Track failures contribute to train misery

January 10 2018   | Region: London, South East, South West, North East & Cumbria, North West, Yorkshire & the Humber

Track failures contribute to train misery
Recurrent disruption to passengers using services delivered by the Thameslink, Southern and Great Northern rail franchise has been caused in part by failures of track and other Network Rail assets, the National Audit Office concludes today.
A new report highlights that the Department for Transport and Network Rail had a poor understanding of the underlying condition of the network at the point when the requirements of the franchise – run by Govia Thameslink – were set.
This has contributed to the poor performance of the franchise, which over the last three years has offered the worst passenger service on the entire national rail network, and to date has failed to deliver value for money.
Between July 2015 and March 2017, 13% of all cancellations and delays to services of over 30 minutes were due to failures of track and other Network Rail assets, such as signalling systems, the NAO’s report highlights.
Since the start of the franchise Network Rail identified that an additional investment of around £900M in maintenance and renewals work would be needed in order to run planned new services on the Thameslink network reliably, according to the report.
Another key cause of delays and cancellations on the franchise has related to shortages of drivers and other train crew due to industrial action over Govia Thameslink’s ‘driver only operation’ plans.
“It would have been difficult to foresee industrial action on this scale,” the report says. However it adds that the DfT did not fully evaluate the possible effects on passengers of different scenarios of industrial action before awarding the contract.
“Some of the problems could have been avoided if the Department had taken more care to consider passengers in its design of the franchise,” commented the head of the National Audit Office Amyas Morse.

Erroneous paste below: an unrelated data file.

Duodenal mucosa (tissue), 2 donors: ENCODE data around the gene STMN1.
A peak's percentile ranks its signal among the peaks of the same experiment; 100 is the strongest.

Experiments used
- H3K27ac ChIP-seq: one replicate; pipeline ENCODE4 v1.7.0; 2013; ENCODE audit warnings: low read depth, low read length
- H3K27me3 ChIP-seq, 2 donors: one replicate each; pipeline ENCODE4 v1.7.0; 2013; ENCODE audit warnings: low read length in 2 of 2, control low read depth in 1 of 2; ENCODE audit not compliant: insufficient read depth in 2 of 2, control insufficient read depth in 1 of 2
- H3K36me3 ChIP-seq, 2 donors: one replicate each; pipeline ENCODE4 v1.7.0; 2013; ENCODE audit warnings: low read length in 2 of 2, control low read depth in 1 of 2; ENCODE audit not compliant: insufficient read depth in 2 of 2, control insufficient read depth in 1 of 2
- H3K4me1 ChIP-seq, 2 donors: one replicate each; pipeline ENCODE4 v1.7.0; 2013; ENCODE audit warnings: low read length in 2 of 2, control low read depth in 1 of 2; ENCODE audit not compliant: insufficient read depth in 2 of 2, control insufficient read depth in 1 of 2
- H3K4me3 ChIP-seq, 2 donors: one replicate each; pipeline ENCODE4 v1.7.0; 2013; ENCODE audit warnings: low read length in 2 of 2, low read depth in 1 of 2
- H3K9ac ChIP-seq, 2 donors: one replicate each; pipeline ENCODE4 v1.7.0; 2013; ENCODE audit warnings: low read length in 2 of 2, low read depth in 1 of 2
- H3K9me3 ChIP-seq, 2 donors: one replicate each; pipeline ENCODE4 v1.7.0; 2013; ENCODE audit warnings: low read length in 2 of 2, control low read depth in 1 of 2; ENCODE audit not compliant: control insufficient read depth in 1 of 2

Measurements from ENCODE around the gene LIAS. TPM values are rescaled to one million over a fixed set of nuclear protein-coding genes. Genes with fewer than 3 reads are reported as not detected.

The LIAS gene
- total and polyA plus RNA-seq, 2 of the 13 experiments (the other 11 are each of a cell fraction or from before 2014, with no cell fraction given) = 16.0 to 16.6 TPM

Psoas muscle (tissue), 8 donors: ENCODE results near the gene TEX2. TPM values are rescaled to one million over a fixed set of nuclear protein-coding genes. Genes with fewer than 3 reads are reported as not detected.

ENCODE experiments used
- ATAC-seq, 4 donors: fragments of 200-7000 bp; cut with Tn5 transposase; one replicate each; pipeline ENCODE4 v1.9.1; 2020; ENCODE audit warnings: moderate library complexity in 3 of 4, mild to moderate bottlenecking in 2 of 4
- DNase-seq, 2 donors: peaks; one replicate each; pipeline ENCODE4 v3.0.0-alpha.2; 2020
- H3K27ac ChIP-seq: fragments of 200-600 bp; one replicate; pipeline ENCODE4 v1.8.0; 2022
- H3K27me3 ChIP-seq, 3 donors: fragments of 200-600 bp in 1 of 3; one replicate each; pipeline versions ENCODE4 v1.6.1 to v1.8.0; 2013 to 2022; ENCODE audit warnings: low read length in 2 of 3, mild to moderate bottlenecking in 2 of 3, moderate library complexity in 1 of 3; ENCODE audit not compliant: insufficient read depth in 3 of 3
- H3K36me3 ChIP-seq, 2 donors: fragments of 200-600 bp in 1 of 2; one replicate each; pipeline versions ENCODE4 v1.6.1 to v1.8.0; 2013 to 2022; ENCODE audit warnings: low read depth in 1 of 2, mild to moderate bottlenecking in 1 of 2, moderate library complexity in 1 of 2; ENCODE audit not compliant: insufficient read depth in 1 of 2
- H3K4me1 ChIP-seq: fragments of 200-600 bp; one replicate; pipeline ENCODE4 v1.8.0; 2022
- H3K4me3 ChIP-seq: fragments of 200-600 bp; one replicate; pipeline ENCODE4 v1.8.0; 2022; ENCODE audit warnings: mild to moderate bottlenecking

Since Govia Thameslink started operating the franchise in July 2015, 7.7% of planned services have either been cancelled or delayed by over 30 minutes, compared to 2.8% on the rest of the network. Performance is improving but passengers continue to experience disruption, the report concludes.
The DfT previously considered terminating the contract but ultimately agreed a settlement where the operator will fund a £13.4M spending programme for missing its targets. Negotiations on a second remedial plan, and interim performance measures, are ongoing.
A DfT spokesman said: “Clearly the disruption passengers have experienced is unacceptable but the NAO recognises that service has improved over the last 12 months. The Government has taken a number of steps to ensure this improvement, including the provision of an additional £300M to improve reliability on the Brighton Mainline. We expect service improvements to continue as the Thameslink programme is completed.”

A spokesman for Network Rail added: “The reliability of the railway in the South East is at historically high levels, however growing passenger numbers and congestion has meant that even small incidents can cause significantly more delay than in other less crowded parts of the network. The completion of the Thameslink Programme alongside a £300M programme to boost the reliability of tracks and signalling will deliver big benefits for passengers and we continue to work closely with train operators to deliver a better, more reliable railway.”
180110_SinkHole_370♦ Work to repair a rare sink hole that appeared beside the Cumbrian Coast railway line in the wake of Storm Eleanor last week has been completed by Network Rail engineers.
The sink hole caused disruption and the partial closure of railway between Whitehaven and Workington following its discovery on Friday. Engineers worked over the weekend to make this section of the line safe and the route was able to be fully reopened on Monday.
(Photos: Network Rail)

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